Maranatha, 367.1

    O Lord, how manifold are thy works! in wisdom hast thou made them all: the earth is full of thy riches. Psalm 104:24. Mar 367.1

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    Ellen G. White
    The Ministry of Healing, 412

    “His glory covered the heavens.”
    “The earth is full of Thy riches.”
    MH 412.1

    “Day unto day uttereth speech,
    And night unto night showeth knowledge.
    There is no speech nor language,
    Without these their voice is heard.
    Their line is gone out through all the earth,
    And their words to the end of the world.”
    MH 412.2

    Habakkuk 3:3; Psalm 104:24; Psalm 19:2-4, margin. MH 412

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    Ellen G. White
    Testimonies for the Church, vol. 8, 273-5

    Not even a sparrow falls to the ground without the Father's notice. Satan's hatred against God leads him to delight in destroying even the dumb creatures. It is only through God's protecting care that the birds are preserved to gladden us with their songs of joy. But He does not forget even the sparrows. “Fear ye not therefore, ye are of more value than many sparrows.” Matthew 10:31. 8T 273.1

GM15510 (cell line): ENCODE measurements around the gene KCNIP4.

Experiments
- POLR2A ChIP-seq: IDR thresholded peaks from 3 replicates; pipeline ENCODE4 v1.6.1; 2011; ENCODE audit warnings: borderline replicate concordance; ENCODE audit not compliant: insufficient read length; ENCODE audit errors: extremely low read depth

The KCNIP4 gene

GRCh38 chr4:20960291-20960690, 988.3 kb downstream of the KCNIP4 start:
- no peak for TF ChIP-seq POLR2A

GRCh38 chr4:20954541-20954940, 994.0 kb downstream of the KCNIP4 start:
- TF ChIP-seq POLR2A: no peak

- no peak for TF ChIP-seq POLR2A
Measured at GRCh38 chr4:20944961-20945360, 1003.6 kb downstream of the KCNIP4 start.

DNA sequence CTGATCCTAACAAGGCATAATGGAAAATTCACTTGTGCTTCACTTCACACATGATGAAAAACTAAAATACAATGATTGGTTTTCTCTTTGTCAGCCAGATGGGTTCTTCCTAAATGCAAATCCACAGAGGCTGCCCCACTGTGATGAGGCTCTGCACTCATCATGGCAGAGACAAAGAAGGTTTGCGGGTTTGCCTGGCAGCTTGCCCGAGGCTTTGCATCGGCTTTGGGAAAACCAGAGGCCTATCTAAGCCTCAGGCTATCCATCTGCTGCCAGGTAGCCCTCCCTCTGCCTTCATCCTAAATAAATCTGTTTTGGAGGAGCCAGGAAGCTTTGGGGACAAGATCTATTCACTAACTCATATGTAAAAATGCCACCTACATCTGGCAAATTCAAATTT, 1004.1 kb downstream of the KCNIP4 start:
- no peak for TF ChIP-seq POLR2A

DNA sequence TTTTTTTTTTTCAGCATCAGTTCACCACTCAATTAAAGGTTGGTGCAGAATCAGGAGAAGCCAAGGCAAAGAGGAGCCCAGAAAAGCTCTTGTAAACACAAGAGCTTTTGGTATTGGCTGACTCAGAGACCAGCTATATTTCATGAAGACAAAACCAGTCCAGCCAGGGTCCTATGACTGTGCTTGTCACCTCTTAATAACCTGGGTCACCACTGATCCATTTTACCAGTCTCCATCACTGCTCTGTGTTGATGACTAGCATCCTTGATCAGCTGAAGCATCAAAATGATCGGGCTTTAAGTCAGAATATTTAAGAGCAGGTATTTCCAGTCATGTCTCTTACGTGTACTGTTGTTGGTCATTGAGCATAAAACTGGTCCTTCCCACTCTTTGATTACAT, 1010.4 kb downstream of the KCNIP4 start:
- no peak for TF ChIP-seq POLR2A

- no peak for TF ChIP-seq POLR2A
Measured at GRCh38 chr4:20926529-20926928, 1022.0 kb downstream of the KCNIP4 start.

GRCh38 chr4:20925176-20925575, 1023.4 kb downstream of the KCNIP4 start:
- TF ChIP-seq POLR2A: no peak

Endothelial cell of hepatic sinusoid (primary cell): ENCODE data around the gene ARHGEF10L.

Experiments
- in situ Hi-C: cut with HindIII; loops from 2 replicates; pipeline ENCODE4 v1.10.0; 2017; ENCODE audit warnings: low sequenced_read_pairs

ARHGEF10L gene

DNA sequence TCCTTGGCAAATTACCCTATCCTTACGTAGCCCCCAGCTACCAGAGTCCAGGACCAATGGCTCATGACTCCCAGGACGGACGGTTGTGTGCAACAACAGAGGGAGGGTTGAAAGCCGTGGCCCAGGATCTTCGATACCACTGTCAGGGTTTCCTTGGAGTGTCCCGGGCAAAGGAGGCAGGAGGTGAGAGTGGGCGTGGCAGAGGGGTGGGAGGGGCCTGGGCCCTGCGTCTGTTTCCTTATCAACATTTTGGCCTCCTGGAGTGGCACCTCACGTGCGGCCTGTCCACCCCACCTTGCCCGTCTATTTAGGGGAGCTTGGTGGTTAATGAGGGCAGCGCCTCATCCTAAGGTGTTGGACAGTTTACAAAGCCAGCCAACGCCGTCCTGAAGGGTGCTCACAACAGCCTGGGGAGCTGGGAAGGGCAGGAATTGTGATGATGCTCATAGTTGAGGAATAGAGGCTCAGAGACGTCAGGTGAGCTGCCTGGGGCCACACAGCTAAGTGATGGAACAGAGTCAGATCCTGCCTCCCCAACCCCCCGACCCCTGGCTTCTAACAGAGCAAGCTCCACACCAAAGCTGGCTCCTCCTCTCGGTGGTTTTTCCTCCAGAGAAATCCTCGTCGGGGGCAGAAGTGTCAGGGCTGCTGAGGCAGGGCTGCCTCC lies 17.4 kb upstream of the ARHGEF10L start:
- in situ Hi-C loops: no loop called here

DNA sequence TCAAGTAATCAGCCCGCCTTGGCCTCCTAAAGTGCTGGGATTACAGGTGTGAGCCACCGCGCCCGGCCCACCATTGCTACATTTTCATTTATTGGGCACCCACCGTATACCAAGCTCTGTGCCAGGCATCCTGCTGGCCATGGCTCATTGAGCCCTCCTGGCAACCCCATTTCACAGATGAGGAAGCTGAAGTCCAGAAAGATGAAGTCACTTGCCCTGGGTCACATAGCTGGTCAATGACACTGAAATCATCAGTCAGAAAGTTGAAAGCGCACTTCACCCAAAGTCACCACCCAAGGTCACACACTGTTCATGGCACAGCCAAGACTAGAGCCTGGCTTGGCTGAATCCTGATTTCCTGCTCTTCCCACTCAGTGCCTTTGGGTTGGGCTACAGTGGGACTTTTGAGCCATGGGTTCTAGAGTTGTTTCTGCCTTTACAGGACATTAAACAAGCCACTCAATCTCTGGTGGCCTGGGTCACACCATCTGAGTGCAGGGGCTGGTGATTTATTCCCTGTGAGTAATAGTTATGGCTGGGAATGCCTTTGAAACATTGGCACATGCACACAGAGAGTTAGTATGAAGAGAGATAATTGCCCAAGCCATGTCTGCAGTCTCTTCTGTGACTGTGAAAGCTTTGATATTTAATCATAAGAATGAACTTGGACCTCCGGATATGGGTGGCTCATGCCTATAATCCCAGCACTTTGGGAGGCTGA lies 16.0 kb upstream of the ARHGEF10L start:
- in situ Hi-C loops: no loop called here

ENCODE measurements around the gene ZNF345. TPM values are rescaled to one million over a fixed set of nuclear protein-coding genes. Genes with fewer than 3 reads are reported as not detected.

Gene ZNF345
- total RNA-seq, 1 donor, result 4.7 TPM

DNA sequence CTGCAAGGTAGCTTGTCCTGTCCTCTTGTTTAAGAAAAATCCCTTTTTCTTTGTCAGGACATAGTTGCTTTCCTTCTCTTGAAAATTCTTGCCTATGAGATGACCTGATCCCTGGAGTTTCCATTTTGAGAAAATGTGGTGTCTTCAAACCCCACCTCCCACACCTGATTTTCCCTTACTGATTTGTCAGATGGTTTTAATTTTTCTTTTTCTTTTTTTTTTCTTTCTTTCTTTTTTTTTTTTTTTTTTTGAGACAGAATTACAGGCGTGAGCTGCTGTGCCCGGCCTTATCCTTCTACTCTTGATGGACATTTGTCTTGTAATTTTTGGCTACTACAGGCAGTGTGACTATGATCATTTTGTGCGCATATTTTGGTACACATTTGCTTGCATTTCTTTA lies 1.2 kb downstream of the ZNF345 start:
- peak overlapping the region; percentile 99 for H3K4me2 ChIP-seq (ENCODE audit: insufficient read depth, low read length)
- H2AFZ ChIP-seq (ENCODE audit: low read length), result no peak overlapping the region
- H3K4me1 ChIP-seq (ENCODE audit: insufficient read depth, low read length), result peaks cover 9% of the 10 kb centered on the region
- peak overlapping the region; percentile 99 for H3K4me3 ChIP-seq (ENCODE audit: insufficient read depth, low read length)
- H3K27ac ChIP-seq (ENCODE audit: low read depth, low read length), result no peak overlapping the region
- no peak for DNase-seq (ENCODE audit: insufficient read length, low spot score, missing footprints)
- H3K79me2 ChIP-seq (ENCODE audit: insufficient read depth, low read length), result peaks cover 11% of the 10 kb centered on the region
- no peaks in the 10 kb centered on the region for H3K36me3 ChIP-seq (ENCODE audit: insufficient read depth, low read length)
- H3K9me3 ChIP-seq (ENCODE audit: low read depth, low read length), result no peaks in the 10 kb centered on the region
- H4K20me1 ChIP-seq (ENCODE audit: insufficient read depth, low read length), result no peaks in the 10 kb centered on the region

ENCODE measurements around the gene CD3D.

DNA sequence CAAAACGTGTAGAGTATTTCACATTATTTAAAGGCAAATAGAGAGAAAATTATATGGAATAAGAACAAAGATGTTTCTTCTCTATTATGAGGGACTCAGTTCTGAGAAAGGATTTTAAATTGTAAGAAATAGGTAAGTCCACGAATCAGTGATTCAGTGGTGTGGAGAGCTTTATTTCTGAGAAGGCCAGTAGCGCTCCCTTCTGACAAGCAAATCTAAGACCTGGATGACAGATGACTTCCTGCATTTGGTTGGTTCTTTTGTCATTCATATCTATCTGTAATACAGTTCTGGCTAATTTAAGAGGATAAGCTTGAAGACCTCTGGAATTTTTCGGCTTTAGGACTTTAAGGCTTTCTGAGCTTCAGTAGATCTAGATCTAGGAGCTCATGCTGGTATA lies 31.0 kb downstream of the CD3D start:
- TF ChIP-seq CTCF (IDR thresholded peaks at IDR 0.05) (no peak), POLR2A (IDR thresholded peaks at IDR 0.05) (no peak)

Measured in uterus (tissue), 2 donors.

“Bless Jehovah, O my soul.
    O Jehovah my God, Thou art very great;
    Thou art clothed with honor and majesty:
    Who coverest Thyself with light as with a garment;
    Who stretchest out the heavens like a curtain;
    Who layeth the beams of His chambers in the waters;
    Who maketh the clouds His chariot;
    Who walketh upon the wings of the wind;
    Who maketh winds His messengers;
    Flames of fire His ministers;
    8T 273.2

    “Who laid the foundations of the earth,
    That it should not be moved forever.
    Thou coveredst it with the deep as with a vesture;
    The waters stood above the mountains.
    At Thy rebuke they fled;
    At the voice of Thy thunder they hasted away
    (The mountains rose, the valleys sank down)
    Unto the place which Thou hadst founded for them.
    Thou hast set a bound that they may not pass over;
    That they turn not again to cover the earth.
    8T 273.3